Best Practices for Handling and Monitoring LN2 Containers Containing Reproductive Materials

Last year, after the 2018 loss of cryogenically stored human embryos at two plants in California and Ohio in 2018, experts were forced to reconsider the standards by which these facilities maintained their cryogenic systems. Eggschain, an Austin TX-based startup using blockchain technology to provide fertility clinic users and facilities secure tracking and record keeping, investigated the current procedures considered to be routine. Their report, “Best Practices and Policies for Handling and Monitoring Liquid Nitrogen Containers Containing Human Reproductive Specimens,” identifies imperative guidelines for facilities to ensure the safety of users’ samples via proper cryogenic equipment, alarm-monitoring systems and personnel training.

On March 3-4, 2018, disaster struck a facility in Ohio run by University Hospitals Cleveland Medical Center when a liquid nitrogen container holding biological samples experienced a “temperature fluctuation” that resulted in the loss of more than 4,000 eggs and embryos, which resulted in over 100 patient lawsuits.

The organization states that a remote alarm system had been turned off at an unknown time in the days before the accident. A similar situation occurred at the Pacific Fertility Clinic in San Francisco the same weekend. Afterwards, Eggschain advisors Dr. Kenneth Drury and Timothy Beals joined Wei Escala, Eggschain CEO and cofounder, to identify potential procedures and habits that could prevent future such accidents.

One of the primary focuses of the Best Practices report is the maintenance and monitoring of cryogenic equipment—namely liquid nitrogen containers used to store biological materials. While today’s liquid nitrogen storage units have become more reliable, the authors warn of the dangers involved in assuming perfect reliability and stability when operating containers and vapor shippers.

They identify factors that need to be considered to minimize and react to unexpected failures. Specifically, electrical and mechanical components can fail without warning, resulting in disastrous results like those in Ohio and California.

Best Practices dictates that an “In-house Validation Program” be established to define and verify a manufacturer’s specifications prior to the operation of any such container. The principal consideration is the actual level of liquid nitrogen in the system. Continuous monitoring is needed to ensure that, even while a unit is functioning, it is maintaining a suitable level of liquid nitrogen and, thus, cryogenic temperature.

A thorough in-house validation of a new liquid nitrogen tank considers vendor documentation, a visual check of the equipment, a vacuum reading, a sanitization of the tank and included inserts, a test of the liquid nitrogen evaporation phase hold, the addition of required temperature and level sensors, and a test of those sensors.

Other factors include neck opening measurements, static loss rate, static holding time, usable height, sample inventory capacity/type and the equipment’s empty versus loaded weight. The authors advise that users should not add any controller or device, like a liquid flow valve or solenoid, without seeking advice from a qualified cryogenics professional.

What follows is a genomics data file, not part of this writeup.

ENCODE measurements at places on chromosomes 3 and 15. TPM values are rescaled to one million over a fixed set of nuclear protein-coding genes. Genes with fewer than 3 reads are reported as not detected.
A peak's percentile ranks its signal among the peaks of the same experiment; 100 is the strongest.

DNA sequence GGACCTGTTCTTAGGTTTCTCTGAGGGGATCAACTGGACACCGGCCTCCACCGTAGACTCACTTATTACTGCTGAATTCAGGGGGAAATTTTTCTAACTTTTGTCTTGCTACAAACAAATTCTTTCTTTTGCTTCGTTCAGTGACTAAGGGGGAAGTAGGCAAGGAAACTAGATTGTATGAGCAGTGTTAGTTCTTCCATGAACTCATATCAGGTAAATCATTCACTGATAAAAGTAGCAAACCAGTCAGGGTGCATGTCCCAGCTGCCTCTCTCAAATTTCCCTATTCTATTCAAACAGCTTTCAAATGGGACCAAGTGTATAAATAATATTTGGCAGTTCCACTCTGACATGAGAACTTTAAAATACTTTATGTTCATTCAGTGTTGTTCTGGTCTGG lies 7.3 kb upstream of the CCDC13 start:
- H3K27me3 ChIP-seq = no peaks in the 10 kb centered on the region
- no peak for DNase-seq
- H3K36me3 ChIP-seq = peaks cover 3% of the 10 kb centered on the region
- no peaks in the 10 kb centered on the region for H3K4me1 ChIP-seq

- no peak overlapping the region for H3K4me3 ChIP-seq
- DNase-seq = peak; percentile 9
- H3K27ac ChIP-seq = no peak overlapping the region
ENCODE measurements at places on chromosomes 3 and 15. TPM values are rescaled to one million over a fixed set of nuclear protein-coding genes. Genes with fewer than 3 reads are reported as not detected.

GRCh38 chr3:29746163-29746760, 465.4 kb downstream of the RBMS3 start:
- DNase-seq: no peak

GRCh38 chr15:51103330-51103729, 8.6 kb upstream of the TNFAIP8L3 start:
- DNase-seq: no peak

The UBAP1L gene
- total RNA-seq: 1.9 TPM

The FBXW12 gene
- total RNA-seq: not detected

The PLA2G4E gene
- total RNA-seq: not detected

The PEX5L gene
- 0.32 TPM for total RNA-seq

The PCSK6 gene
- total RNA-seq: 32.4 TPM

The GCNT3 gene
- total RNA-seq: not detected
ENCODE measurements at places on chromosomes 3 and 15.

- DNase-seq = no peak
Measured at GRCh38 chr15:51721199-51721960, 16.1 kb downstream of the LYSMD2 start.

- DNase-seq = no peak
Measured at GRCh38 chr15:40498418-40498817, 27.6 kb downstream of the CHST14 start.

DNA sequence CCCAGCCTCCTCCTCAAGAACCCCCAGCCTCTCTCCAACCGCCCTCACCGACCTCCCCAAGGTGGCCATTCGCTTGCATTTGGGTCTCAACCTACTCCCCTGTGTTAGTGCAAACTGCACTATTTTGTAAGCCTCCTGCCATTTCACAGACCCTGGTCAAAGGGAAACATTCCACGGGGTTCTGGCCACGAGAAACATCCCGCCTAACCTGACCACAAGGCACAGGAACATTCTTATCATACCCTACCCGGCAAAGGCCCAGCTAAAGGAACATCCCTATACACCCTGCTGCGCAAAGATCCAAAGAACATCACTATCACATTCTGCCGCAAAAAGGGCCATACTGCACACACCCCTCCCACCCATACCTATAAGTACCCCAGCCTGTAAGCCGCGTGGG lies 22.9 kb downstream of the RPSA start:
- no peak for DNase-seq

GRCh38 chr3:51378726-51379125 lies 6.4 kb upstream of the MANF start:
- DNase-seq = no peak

Beyond a thorough understanding of hardware, Best Practices illustrates the importance of practicing good handling and utilization techniques when accessing samples. As little as 30 seconds above -135 ˚C, the temperature for glass transition, can initiate the thawing process in samples. Establishing a system that includes not only storage and retrieval procedures, but paperwork and software processes, can minimize the length of time users need to access the system.

Considerations for procedural practices should include identifying the frequency at which a container can be accessed, taking into account liquid nitrogen “top off” schedules, determining whether or not the unit will be exposed to excessive movement to minimize damage to welds or vacuum space, and determining whether or not the sample inventory can be backed up or “split” between two containers in the event of a failure—it’s advised to have an ample number of backup units with a combined equal or larger size to contain samples in case of emergency.

Once they are in operation, it is vital to monitor these units continuously. Monitoring should be performed in real time with temperature sensors placed at the warmest spot of the unit—usually just below the neck opening. One of the key factors of a good monitoring system is a reliable alarm, both local and remote, that will notify technicians of rising temperatures. Alarms should be tested weekly.

Part of continuous monitoring is diligent record keeping: Best Practices suggests that daily, weekly, monthly and biannual inspections of sensors and liquid levels be performed and recorded along with sensor locations and dipstick measurements.

Best Practices concludes with four main points regarding performance evaluation and life expectancy. First, users should monitor and record liquid level and loss rate outside of the original manufacturer’s specifications to notice trends. Second, any signs of condensation should be documented and reported, along with frost or ice buildup, and if detected, users should begin preparing to move samples. Third, the authors advise that users monitor for any impending vacuum failure, usually noted by increases in “top off” frequency. Finally, facilities may consider implementing mandatory replacement times, often ten years, after which units must be replaced.

To read “Best Practices and Policies for Handling and Monitoring Liquid Nitrogen Containers Containing Human Reproductive Specimens.”on the CSA website, visit: Dr. Drury can be reached at ■